Detailed research by the present owners into the history of Barholm Castle has only recently begun. Consequently, as more information comes to hand, the contents of this page will change and updates may contain information contradictory to that published earlier.
In "The Fortified House in Scotland" edited by Nigel Tranter, vol 3, the following description is given, "...this interesting tower, sometimes identified with Ellangowan in Guy Mannering. It was the seat of a branch of the powerful Galloway family of McCulloch like nearby Cardoness who acquired it in the early 16th century. John Knox is said to have used Barholm as a place of refuge previous to his flight to the continent - presumably in his early career. If so, he was here perilously near the home of that most determined of papal churchmen Abbot Gilbert Brown of Carsluith, just 2 miles away. It is worthy of note that the religious views of the two families did lead to serious clashes, for in 1579 John Brown Younger of Carsluith was called to account for the slaughter of McCulloch of Barholm. The McCullochs were strong for the Reformation and later became equally ardent Covenanters. Major John McCulloch of Barholm was executed for his share in the Pentland Rising of 1666. "
Perhaps the greatest volume of information about the Barholm branch of the McCulloch family is present in the manuscript "A History of the Galloway Families of McCulloch" (Walter Jameson McCulloch) which is available in the Ewart Library Dumfries.However, as pointed out by W. J. McCulloch, "For reasons best known to themselves, successive representatives of the branch have firmly and repeatedly refused to allow the family documents and papers to be examined." What is known is mainly derived from written legal records, but the lack of detailed records limit what can be said about the building, its structural changes and its occupancy. The designation "Barholm" often refers more to the branch of the family and a geographical area, rather than to a specific place.
The lands of Barholm passed (back) into the hands of the McCulloch family early in the 16th century, but a tower house was probably on the present site by late in the 15th century. A building designated Barholm Castle was clearly established on this site at the time of the survey carried out between 1584 and 1596 by Timothy Pont, and published in the 17th century Blaeu maps (see also NLS link for the full map). While this was probably substantially the present structure, it cannot be said with certainty that the stair tower was in place at this time. The date present on one of the quoins on the west side of the stair tower at a height of around 3m. indicates "1375"; this is inconsistent with such an L-shaped tower, but it is suggested (J. Zeune, "The Last Scottish Castles", VML, 1992) that mediaeval masons often carved a "5" upside-down so that it appeared as a "3", which would then indicate a date of 1575 (or 1573). Such a date for the addition of the stair tower would be consistent.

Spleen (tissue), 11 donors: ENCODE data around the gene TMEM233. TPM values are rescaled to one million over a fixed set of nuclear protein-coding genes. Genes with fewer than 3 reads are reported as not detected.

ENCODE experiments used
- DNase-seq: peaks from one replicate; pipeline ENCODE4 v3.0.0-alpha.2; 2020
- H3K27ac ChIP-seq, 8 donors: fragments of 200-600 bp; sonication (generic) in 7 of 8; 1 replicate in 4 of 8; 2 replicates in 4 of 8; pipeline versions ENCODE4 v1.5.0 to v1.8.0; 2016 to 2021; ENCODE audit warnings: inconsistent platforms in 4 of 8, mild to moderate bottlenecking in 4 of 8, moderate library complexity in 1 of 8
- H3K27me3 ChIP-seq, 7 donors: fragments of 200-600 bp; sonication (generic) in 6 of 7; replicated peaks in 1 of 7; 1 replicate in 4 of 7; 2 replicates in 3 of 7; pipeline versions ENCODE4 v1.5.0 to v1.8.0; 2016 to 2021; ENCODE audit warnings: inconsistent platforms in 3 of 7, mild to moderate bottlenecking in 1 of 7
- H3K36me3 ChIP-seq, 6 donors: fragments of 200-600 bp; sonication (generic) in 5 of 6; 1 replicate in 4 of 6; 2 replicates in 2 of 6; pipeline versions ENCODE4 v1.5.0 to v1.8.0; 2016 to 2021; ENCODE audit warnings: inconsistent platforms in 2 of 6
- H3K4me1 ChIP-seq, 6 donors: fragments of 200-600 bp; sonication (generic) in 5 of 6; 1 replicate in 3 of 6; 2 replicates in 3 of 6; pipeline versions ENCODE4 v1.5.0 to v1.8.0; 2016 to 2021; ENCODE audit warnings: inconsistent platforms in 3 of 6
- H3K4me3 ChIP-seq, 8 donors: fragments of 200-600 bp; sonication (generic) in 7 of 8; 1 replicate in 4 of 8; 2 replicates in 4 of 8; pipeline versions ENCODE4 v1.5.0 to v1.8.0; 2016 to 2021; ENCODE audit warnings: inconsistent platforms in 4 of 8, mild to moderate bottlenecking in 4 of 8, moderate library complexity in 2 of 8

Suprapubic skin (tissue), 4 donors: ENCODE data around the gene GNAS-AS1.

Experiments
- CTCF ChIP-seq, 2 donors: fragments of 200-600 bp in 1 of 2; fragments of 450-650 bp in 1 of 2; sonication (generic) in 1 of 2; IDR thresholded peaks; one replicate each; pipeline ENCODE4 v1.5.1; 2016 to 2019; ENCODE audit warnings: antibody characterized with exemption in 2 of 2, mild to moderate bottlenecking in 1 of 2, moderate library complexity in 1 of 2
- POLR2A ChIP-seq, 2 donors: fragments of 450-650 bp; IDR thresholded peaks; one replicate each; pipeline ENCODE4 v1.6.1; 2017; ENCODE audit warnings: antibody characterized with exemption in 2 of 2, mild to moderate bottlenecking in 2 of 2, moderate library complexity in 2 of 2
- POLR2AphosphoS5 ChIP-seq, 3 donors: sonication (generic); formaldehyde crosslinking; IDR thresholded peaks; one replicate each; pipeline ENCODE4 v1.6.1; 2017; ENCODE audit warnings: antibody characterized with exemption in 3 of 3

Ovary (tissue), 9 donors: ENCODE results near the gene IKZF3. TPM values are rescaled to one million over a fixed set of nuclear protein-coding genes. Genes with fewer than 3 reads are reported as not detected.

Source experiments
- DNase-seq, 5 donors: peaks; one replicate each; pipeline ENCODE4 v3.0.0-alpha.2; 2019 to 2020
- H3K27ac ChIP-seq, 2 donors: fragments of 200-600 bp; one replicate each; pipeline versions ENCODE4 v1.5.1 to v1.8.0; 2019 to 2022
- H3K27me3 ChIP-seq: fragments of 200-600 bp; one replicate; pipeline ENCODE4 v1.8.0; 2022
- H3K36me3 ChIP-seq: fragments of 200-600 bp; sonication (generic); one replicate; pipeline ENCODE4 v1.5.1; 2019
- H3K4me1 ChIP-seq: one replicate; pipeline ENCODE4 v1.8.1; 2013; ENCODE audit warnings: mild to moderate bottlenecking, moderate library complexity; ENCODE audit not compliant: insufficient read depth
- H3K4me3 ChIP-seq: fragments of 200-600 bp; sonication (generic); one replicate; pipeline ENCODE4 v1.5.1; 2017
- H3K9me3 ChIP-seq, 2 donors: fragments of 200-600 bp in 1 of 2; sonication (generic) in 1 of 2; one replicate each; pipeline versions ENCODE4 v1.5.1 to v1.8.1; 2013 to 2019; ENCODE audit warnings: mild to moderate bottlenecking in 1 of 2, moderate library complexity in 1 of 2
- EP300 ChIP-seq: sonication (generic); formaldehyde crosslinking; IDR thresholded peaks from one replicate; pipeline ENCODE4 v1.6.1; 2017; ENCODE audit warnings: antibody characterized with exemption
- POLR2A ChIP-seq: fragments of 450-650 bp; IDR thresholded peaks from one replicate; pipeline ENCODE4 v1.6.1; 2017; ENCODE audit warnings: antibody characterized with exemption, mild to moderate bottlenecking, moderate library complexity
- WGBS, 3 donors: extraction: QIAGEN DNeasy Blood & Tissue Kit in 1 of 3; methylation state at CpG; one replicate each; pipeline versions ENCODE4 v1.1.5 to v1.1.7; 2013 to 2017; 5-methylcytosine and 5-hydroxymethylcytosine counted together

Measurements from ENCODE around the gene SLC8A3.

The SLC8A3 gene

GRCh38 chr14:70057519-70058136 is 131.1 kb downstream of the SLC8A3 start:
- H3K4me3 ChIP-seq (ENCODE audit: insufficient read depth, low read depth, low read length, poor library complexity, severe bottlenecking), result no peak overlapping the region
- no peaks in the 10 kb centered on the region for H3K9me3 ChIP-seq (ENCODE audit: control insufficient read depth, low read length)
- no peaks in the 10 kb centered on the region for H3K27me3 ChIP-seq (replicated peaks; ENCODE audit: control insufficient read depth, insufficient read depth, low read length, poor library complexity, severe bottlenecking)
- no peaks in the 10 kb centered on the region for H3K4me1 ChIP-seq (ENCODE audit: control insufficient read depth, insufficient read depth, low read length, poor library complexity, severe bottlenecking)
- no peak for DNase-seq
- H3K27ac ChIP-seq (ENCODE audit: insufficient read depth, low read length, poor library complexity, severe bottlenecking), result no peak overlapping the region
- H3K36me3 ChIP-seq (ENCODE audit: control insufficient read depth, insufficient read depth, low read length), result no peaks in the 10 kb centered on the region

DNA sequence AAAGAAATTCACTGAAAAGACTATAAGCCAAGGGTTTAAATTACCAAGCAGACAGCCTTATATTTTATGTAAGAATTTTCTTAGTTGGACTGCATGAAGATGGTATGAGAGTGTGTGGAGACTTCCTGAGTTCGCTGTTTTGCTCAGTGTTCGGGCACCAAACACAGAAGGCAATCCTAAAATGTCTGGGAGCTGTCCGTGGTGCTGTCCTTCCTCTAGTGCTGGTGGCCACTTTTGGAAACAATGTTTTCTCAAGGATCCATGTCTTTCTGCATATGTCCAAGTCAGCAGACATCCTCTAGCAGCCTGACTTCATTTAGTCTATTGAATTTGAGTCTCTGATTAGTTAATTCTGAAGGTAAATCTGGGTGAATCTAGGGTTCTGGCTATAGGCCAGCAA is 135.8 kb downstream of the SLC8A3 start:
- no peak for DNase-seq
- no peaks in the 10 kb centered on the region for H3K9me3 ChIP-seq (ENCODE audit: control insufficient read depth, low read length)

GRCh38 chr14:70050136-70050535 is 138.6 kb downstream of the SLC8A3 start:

Structural evidence suggests that the stair tower was an addition to the earlier rectangular tower, giving rise to the present L-form. The presence of an apparent filled door at a height of around 2m on the east side of the rectangular part, and the better state of the stair tower, provide structural support for this. A door at first floor level is a defensive feature characteristic of the 15th rather than 16th century. Carsluith Castle, close by, is considered to date from the early 16th century and appears only ever to have had ground level access . The fact that the stair tower is considered to date from late in the 16th century or early in the 17th century is however at odds with the story of John Knox having hidden in the arched room at the head of the staircase (the present cap house?) around 1566; the first written record of this appears to have been made over two and a half centuries later, based on an account given by the great grandson of a man who recalled John Knox's signature being present on the wall of the room at the top of the stair tower.
Barholm tower appears to have remained the seat of this branch of the McCullochs until the middle part of the 18th century. The Roy military map from the survey of 1747-55 does not indicate that the castle was ruinous, while the Ainslie map of the county of Wigtown published in 1782 indicates Barholm Castle to be "in ruins" (see NLS link for the full map). On the basis of the Taylor and Skinner route map of 1776, at this time the Barholm McCullochs occupied the house "Balhasie", east of the road running north out of Creetown; this map only shows the old military road between Gatehouse and Creetown, and so Barholm Castle is not present (see also NLS link for the full map). The Ainslie map of Kircudbright published fifteen years later in 1797 (see NLS link for the full map) shows McCulloch Esq. to be resident in Barholme House, also north of Creetown, but on the west side of the road; Balhasie is still indicated. This is in keeping with the fact that Barholm House, an Adam mansion, was built by John McCulloch at around this time; it was destroyed by fire in the 1950's.
Over the following century and a half, the ruined castle appears to have become incorporated into the agricultural buildings on the site (various drawings 1880, 1916). While these were obviously cleared later in the 20th century, the roof-line of a former abutting building (seen in the drawings) was clearly visible on the north side of the castle up to its restoration in 2003.